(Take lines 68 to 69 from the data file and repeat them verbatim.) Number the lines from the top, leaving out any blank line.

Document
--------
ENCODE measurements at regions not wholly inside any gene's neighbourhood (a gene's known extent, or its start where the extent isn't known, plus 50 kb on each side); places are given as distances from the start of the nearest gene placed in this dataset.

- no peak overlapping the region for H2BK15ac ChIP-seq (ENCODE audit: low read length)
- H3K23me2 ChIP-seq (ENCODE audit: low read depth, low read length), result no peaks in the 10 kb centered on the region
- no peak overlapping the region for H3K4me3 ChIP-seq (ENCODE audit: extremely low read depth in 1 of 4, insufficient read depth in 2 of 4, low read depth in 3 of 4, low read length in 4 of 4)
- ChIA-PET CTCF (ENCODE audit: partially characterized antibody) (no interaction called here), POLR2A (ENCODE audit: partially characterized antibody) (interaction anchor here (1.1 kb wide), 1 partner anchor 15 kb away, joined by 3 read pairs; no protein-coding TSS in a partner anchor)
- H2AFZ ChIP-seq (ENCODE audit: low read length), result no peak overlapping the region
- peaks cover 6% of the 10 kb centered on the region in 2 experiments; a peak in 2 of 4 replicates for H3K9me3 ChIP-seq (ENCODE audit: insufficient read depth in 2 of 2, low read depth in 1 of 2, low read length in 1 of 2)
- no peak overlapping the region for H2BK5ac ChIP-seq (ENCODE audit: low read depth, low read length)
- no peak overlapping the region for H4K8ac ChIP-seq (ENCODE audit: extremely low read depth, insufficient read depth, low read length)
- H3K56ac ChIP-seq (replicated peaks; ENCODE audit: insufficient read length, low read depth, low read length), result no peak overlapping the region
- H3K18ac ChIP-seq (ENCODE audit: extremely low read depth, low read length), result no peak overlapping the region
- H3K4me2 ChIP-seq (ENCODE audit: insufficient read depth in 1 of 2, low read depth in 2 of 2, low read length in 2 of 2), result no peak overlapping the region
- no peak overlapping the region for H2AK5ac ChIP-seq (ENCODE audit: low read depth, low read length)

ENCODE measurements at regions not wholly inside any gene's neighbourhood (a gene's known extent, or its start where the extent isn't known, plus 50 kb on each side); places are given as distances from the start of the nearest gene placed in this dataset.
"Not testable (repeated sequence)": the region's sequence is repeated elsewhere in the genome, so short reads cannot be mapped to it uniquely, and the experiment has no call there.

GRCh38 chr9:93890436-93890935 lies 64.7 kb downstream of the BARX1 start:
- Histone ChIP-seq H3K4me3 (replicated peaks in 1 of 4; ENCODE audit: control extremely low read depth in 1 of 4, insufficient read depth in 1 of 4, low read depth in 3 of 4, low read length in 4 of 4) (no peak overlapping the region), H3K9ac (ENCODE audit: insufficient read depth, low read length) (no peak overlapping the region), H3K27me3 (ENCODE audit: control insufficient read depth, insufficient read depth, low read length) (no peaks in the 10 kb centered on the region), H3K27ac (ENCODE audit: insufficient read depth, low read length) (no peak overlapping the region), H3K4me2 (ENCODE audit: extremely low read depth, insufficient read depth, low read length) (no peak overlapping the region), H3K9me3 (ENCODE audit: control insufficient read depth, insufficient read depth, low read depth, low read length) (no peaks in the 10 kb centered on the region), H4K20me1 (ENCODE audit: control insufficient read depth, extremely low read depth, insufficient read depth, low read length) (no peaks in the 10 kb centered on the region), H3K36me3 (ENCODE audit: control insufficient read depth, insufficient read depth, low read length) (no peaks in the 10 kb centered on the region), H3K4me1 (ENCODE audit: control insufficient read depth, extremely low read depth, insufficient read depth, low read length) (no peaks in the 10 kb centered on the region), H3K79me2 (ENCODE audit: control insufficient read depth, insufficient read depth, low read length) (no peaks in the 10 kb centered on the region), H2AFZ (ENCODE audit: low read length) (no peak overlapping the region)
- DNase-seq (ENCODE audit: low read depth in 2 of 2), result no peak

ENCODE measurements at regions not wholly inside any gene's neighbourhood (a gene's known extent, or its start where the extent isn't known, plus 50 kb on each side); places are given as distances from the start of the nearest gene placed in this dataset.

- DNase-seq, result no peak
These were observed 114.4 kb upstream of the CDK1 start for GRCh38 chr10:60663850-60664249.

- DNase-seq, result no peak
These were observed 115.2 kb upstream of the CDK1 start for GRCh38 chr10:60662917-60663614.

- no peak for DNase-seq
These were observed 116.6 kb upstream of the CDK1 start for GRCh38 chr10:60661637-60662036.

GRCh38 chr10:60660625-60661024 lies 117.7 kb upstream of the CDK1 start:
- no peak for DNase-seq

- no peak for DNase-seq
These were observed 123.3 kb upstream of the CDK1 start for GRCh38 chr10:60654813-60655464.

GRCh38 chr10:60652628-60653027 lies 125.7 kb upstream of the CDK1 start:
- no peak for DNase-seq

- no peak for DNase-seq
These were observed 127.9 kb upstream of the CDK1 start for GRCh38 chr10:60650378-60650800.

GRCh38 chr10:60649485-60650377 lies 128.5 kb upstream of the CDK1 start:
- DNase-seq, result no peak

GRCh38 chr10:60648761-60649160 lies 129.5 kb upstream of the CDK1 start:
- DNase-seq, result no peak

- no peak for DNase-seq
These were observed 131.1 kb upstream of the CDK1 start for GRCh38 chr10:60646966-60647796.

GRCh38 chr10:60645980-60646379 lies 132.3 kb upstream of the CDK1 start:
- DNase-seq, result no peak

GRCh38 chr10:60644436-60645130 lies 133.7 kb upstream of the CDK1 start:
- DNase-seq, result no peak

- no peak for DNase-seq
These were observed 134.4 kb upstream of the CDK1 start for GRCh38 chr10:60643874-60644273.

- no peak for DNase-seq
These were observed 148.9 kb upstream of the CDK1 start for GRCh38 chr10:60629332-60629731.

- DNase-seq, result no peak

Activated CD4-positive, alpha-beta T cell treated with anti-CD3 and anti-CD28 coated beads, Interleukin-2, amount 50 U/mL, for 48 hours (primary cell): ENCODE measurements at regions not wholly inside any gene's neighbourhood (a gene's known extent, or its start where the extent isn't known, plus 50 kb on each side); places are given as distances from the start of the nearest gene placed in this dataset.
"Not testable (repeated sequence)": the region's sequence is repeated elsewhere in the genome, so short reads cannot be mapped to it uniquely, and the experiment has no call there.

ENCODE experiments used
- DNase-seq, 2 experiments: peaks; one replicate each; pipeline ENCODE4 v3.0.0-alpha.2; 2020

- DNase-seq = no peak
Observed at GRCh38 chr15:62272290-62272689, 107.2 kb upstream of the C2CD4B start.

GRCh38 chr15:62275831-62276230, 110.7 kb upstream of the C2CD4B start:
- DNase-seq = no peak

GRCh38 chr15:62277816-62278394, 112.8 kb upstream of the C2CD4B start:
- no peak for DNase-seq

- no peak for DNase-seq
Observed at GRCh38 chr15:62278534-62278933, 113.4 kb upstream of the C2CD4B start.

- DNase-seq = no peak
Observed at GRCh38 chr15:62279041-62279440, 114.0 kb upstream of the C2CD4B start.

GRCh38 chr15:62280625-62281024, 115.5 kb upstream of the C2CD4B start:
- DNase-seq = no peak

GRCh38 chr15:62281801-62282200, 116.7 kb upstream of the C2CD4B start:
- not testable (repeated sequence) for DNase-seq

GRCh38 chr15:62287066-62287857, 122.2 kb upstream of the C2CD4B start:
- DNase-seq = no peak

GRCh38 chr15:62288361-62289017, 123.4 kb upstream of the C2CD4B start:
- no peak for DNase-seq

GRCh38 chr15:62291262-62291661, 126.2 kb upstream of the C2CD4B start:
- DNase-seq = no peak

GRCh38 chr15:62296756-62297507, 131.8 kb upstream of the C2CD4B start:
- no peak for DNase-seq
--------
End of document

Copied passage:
- DNase-seq = no peak

GRCh38 chr15:62288361-62289017, 123.4 kb upstream of the C2CD4B start: